Lap 6:

Put in fresh batteries – what a difference a good light makes! The good light didn’t keep me from tripping & falling this lap for my only time for the race though. Just a lack of concentration & I was able to break my fall, so nothing to worry about. I did notice however, what the fellow without the light was talking about earlier. It had gotten darker since earlier in the night. I think it was the glow from the city lights that faded as the night went on. It would have been much harder, if not impossible to run safely without a light this lap. I’m running smoothly & comfortably with 4 laps to go even though occasional showers make for some slippery sections.

Lap 7:

Skies becoming brighter, though still cloudy & continues to be windy. At Heaven’s gate, I could hear the bullhorn for the regular start for 50 & 100 milers. I feel a blister beginning on the bottom and middle of my right foot. With this, I favor my left side & continue at a comfortable pace.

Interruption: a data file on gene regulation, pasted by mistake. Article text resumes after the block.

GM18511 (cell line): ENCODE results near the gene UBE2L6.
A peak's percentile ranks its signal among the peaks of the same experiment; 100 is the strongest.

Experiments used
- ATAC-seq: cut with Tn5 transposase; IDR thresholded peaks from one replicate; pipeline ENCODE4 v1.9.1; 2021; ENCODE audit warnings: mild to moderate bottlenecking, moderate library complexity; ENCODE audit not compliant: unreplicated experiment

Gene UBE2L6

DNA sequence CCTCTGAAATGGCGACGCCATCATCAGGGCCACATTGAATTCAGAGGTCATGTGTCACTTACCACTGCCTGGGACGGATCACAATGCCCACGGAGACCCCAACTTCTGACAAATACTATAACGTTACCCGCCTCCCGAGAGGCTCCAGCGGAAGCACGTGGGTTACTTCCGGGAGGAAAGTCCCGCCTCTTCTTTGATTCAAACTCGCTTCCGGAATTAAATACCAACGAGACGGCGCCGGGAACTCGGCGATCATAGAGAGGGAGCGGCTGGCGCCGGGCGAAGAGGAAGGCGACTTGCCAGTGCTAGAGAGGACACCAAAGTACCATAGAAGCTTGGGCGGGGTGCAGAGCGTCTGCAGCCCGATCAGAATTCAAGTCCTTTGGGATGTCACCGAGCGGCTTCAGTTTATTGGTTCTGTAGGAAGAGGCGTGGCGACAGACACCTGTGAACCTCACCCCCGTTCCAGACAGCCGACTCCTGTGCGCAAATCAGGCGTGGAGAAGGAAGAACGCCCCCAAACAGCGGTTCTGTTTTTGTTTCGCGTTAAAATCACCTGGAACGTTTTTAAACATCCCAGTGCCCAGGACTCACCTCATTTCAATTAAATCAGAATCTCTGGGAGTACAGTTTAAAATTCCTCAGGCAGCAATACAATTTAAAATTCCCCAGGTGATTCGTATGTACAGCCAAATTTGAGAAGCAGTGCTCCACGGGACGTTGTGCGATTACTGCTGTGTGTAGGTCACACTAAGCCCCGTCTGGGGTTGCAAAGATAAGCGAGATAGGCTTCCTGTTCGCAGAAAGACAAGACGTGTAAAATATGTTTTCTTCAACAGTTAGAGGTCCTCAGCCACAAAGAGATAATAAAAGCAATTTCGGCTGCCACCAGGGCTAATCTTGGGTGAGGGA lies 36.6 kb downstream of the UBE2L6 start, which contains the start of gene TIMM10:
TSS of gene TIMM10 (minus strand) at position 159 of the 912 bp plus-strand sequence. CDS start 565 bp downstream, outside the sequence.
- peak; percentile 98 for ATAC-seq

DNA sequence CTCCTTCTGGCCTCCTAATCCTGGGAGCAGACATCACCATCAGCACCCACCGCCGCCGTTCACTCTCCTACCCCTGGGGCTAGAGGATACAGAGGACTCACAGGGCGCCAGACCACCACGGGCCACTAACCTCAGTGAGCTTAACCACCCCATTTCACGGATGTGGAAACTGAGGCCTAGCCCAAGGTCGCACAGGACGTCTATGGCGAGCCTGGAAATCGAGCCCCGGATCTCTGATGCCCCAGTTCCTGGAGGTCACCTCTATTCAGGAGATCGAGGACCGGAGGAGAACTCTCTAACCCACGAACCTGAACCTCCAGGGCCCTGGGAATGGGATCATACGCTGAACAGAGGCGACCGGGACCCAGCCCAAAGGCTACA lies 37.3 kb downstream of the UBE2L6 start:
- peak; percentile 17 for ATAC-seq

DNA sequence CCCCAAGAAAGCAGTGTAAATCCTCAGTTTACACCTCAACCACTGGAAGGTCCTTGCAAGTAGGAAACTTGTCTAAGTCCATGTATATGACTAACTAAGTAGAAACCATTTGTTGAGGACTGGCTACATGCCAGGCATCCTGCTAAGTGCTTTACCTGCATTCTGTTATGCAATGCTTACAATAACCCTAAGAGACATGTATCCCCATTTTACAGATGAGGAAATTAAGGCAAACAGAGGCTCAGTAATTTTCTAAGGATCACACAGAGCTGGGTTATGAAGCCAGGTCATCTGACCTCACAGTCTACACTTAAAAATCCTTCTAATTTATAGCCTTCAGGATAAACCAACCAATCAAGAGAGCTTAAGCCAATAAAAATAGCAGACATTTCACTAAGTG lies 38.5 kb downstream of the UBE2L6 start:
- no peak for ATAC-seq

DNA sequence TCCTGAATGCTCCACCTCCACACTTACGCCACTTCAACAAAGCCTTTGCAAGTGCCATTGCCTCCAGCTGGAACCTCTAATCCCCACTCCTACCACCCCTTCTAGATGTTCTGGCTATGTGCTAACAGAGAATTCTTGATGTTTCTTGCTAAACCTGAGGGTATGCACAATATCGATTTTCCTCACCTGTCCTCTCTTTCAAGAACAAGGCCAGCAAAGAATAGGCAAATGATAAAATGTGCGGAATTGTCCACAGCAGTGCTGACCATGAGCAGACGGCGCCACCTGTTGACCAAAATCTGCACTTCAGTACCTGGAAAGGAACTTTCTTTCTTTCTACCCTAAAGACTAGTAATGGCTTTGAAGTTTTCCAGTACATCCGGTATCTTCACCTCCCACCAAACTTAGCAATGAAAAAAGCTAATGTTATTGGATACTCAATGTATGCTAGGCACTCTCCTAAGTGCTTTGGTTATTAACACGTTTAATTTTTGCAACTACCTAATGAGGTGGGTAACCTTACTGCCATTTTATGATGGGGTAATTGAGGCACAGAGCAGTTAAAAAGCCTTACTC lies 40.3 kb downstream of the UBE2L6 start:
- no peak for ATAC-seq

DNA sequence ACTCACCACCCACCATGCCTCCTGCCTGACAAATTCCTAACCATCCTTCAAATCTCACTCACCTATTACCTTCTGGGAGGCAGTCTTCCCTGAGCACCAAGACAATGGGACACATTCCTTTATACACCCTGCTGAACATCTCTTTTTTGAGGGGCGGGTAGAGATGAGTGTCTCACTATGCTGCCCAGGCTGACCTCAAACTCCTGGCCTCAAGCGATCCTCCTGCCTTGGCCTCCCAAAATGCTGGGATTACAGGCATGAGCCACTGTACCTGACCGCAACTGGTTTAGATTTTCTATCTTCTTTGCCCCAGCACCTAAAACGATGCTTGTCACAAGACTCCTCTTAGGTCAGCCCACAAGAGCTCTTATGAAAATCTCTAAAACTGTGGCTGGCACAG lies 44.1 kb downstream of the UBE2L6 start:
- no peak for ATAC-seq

Lap 8:

In the daylight, I could now see the trail very clearly, which was not looking good. With all the "new" runners on the course, I noticed the effects on the trail immediately. I felt I was still maintaining my pace at least to the 1st aid station until I started getting lapped by the new runners. From there, I spent a lot of time looking over my shoulder & stepping out of the way for the faster runners & yes, they were very fast. Some of these great runners were running down hills that I had no other choice than to slide down.

Lap 9:

The steady stream of runners passing me starts to slow down. The trail continues to deteriorate with all the traffic. Getting tired of the mud.

Lap 10:

The 1st half of the course was the most difficult in my opinion the entire race. On this lap in particular, the mud was really getting to me thru this section. I was going slower than a walk for several miles. I can’t believe I began whining about the mud to anyone who would listen at Heaven’s Gate – a very weak moment. I can just imagine what they thought about me. I was more tired of the mud than I was tired. After this silly demonstration, I somehow felt better – I guess I just had to get it out of my system. The 2nd half had less mud and was more runnable to me and I ended up going at a half sprint & feeling pretty good approaching the finish line.